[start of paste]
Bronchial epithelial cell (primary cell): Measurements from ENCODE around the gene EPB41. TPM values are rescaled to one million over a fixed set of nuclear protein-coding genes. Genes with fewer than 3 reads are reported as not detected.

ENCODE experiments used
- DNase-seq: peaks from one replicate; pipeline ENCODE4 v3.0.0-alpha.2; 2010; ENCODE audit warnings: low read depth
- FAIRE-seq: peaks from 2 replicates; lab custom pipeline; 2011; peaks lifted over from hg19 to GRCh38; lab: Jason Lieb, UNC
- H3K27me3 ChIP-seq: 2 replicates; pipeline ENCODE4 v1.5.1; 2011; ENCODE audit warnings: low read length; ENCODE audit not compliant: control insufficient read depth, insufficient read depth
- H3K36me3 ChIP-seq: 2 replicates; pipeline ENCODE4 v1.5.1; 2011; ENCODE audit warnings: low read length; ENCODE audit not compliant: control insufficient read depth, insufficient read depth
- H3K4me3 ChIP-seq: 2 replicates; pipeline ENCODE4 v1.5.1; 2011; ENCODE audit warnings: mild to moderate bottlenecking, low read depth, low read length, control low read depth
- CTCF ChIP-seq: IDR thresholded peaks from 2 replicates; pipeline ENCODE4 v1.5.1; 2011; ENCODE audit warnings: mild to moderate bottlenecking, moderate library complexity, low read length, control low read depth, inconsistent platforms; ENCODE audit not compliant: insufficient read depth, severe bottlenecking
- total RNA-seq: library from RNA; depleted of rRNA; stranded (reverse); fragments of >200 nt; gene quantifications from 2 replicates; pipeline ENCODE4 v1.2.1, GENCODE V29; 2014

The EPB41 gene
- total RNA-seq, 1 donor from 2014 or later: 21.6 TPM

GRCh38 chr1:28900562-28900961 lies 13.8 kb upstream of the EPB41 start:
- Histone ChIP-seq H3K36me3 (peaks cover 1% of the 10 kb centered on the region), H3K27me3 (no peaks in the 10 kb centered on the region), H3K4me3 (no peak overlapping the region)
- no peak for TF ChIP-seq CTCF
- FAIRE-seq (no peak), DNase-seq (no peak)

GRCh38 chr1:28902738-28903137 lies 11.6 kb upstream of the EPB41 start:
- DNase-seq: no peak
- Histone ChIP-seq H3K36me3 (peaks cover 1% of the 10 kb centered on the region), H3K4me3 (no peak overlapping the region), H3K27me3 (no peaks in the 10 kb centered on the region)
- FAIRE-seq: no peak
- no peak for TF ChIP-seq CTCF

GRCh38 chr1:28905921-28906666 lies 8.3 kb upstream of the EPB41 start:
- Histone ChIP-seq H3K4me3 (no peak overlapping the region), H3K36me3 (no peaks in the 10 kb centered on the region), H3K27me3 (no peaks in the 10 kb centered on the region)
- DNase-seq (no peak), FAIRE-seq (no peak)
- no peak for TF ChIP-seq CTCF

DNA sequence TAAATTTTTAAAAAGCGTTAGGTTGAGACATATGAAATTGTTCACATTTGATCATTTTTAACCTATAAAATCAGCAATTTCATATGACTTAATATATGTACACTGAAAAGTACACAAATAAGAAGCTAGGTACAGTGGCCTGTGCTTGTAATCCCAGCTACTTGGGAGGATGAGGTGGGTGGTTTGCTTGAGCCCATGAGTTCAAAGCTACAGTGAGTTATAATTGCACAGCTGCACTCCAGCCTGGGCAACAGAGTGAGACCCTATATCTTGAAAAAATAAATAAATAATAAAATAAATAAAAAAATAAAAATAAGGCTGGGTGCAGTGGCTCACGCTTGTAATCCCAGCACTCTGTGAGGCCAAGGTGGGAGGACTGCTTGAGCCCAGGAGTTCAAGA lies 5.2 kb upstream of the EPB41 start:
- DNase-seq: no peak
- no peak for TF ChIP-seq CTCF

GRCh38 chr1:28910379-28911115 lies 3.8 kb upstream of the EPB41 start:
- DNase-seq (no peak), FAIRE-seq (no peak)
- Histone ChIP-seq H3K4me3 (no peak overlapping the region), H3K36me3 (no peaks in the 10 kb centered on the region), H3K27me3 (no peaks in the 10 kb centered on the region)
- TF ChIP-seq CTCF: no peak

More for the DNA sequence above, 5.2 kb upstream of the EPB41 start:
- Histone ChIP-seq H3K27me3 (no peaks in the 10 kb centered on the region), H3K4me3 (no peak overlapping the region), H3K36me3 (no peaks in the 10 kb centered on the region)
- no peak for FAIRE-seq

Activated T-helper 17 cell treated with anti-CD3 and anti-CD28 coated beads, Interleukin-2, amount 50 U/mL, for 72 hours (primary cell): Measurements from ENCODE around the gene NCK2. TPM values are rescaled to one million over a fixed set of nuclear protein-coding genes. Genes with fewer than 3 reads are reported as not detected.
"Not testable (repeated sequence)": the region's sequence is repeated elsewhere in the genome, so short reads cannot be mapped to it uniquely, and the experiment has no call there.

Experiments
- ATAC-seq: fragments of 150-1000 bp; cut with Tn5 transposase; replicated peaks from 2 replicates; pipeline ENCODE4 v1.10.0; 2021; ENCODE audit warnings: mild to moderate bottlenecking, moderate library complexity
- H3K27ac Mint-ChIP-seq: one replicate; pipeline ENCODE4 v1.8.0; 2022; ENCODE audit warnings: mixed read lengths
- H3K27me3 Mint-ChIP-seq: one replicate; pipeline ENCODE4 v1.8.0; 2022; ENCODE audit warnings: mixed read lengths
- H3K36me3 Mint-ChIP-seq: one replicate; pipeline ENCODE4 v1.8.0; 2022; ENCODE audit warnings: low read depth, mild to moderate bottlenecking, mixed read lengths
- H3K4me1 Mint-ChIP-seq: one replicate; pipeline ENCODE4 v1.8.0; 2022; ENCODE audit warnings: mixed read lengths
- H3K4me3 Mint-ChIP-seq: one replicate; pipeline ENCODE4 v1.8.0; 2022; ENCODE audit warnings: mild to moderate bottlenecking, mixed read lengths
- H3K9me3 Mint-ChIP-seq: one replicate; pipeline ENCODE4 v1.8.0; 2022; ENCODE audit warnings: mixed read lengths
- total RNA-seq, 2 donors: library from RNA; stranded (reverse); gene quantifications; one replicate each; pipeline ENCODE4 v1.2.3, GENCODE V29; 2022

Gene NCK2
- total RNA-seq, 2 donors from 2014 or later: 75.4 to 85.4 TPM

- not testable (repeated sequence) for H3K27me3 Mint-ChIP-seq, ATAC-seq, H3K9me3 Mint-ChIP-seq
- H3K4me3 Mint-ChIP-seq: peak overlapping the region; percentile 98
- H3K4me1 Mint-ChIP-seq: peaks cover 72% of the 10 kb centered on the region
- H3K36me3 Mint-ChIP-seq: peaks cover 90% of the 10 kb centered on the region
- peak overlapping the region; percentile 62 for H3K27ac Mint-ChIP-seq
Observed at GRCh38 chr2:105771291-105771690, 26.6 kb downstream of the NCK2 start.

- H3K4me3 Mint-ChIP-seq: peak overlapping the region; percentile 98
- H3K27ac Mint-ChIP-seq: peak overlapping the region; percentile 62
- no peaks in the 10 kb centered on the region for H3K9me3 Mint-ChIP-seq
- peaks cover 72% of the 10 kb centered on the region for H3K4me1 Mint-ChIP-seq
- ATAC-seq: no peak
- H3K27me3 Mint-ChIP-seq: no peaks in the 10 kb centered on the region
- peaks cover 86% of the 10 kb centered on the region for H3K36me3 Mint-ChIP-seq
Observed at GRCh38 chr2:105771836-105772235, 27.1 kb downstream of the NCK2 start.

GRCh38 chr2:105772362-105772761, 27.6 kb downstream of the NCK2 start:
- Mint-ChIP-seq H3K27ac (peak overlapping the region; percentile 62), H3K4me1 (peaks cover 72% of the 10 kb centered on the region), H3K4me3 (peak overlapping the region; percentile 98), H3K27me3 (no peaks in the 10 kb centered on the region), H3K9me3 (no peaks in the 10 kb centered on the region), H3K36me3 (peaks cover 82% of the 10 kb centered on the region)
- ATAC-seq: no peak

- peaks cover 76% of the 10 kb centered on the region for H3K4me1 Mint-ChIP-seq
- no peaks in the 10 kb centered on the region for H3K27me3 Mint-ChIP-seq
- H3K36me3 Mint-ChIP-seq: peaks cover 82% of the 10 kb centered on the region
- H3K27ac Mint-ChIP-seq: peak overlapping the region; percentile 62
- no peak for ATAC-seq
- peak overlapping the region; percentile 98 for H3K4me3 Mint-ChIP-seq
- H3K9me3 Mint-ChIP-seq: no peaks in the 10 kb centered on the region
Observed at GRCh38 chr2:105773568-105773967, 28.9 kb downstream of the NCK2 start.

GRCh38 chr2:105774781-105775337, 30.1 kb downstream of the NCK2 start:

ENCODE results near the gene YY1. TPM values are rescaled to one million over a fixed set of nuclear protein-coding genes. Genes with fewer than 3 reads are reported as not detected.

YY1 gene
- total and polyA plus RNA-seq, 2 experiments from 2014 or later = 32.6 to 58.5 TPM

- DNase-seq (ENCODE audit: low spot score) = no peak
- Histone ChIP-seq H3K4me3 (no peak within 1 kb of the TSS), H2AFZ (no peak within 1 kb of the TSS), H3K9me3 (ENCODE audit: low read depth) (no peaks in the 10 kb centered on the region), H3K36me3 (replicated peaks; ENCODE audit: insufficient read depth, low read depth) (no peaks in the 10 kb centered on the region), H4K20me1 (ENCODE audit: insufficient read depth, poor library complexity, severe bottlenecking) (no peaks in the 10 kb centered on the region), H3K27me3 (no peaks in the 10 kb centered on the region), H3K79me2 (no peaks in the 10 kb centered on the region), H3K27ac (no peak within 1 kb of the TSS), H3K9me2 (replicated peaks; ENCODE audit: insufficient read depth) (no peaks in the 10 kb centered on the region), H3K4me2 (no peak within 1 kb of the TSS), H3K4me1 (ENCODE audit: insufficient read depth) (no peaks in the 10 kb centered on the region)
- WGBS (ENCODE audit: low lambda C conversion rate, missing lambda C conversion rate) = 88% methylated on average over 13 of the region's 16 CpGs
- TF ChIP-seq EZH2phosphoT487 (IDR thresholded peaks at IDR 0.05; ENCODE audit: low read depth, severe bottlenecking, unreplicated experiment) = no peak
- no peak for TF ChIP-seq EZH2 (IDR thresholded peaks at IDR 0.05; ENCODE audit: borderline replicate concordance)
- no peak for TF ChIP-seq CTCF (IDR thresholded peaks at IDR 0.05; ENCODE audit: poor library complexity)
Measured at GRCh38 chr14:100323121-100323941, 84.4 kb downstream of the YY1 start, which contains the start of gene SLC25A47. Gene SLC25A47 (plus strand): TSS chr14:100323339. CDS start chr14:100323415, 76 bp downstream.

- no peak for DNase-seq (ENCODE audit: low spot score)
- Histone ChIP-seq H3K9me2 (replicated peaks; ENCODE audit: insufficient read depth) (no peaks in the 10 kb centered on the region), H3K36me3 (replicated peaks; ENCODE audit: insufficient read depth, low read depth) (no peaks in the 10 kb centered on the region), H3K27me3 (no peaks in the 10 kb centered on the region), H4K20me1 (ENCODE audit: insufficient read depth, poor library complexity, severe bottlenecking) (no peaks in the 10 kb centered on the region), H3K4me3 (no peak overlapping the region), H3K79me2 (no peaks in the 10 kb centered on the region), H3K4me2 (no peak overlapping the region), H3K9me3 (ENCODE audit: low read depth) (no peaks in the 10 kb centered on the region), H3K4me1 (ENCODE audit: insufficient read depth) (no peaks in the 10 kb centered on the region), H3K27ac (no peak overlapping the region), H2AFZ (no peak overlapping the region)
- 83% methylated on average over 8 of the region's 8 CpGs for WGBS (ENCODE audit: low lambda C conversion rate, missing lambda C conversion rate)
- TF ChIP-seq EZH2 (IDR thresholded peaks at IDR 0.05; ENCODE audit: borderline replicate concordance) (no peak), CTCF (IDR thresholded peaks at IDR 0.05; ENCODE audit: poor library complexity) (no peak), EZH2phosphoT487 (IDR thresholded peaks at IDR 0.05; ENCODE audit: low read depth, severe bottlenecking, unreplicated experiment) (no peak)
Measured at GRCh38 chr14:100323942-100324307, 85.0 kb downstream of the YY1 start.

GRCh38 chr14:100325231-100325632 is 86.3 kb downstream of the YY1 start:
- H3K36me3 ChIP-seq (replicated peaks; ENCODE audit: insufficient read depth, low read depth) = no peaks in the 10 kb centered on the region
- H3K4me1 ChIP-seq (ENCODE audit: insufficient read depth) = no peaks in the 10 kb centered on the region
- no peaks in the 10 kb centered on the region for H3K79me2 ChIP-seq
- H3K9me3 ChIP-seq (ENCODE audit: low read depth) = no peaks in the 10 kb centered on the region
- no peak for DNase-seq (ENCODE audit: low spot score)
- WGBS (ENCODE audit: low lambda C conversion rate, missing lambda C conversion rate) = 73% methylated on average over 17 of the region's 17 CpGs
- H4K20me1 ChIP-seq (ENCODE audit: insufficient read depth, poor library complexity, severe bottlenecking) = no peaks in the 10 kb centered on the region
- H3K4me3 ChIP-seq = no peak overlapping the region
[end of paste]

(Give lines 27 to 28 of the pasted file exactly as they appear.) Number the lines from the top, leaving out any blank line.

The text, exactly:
- no peak for TF ChIP-seq CTCF

GRCh38 chr1:28910379-28911115 lies 3.8 kb upstream of the EPB41 start: